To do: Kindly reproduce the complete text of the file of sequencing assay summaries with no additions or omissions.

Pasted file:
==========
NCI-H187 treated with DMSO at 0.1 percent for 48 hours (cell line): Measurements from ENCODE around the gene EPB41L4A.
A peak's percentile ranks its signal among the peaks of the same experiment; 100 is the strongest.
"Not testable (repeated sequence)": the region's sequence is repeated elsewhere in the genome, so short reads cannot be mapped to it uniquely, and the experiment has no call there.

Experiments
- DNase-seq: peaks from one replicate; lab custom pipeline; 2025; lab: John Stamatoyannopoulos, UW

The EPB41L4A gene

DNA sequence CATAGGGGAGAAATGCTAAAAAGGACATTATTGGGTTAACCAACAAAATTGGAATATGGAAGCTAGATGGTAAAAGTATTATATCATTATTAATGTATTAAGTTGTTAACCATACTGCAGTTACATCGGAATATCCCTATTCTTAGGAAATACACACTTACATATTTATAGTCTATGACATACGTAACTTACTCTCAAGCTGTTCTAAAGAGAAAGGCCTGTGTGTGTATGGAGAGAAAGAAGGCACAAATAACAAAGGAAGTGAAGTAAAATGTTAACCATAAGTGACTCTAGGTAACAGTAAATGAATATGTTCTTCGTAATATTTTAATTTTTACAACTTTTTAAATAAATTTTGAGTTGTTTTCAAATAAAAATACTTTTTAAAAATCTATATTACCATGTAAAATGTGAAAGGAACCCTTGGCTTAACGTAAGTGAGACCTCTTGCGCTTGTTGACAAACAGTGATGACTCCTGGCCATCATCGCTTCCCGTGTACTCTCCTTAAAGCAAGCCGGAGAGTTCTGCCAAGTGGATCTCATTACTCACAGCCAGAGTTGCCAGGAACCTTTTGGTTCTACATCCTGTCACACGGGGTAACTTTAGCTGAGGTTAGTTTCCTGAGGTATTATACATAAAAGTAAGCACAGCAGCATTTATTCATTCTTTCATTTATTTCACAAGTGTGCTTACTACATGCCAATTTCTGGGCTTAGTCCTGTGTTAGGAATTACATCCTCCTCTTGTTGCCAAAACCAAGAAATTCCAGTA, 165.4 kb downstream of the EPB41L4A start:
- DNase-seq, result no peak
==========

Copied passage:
NCI-H187 treated with DMSO at 0.1 percent for 48 hours (cell line): Measurements from ENCODE around the gene EPB41L4A.
A peak's percentile ranks its signal among the peaks of the same experiment; 100 is the strongest.
"Not testable (repeated sequence)": the region's sequence is repeated elsewhere in the genome, so short reads cannot be mapped to it uniquely, and the experiment has no call there.

Experiments
- DNase-seq: peaks from one replicate; lab custom pipeline; 2025; lab: John Stamatoyannopoulos, UW

The EPB41L4A gene

DNA sequence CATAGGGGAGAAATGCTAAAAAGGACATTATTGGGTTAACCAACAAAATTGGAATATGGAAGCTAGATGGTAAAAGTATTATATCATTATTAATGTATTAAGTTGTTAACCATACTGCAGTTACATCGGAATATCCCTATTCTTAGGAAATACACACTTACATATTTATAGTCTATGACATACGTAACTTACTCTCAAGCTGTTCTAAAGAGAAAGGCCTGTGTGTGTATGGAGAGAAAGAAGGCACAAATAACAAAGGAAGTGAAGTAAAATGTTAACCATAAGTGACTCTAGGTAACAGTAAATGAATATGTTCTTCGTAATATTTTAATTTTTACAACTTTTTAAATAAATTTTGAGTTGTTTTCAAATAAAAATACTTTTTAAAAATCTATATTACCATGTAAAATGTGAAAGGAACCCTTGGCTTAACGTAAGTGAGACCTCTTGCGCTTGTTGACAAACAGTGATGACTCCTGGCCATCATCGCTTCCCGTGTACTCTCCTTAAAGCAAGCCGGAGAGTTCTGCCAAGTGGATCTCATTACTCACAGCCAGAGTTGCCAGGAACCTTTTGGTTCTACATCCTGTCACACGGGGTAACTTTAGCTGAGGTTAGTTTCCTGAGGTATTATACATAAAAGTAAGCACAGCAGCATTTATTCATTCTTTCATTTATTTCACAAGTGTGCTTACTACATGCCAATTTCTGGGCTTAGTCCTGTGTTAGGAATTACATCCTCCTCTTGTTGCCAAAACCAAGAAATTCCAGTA, 165.4 kb downstream of the EPB41L4A start:
- DNase-seq, result no peak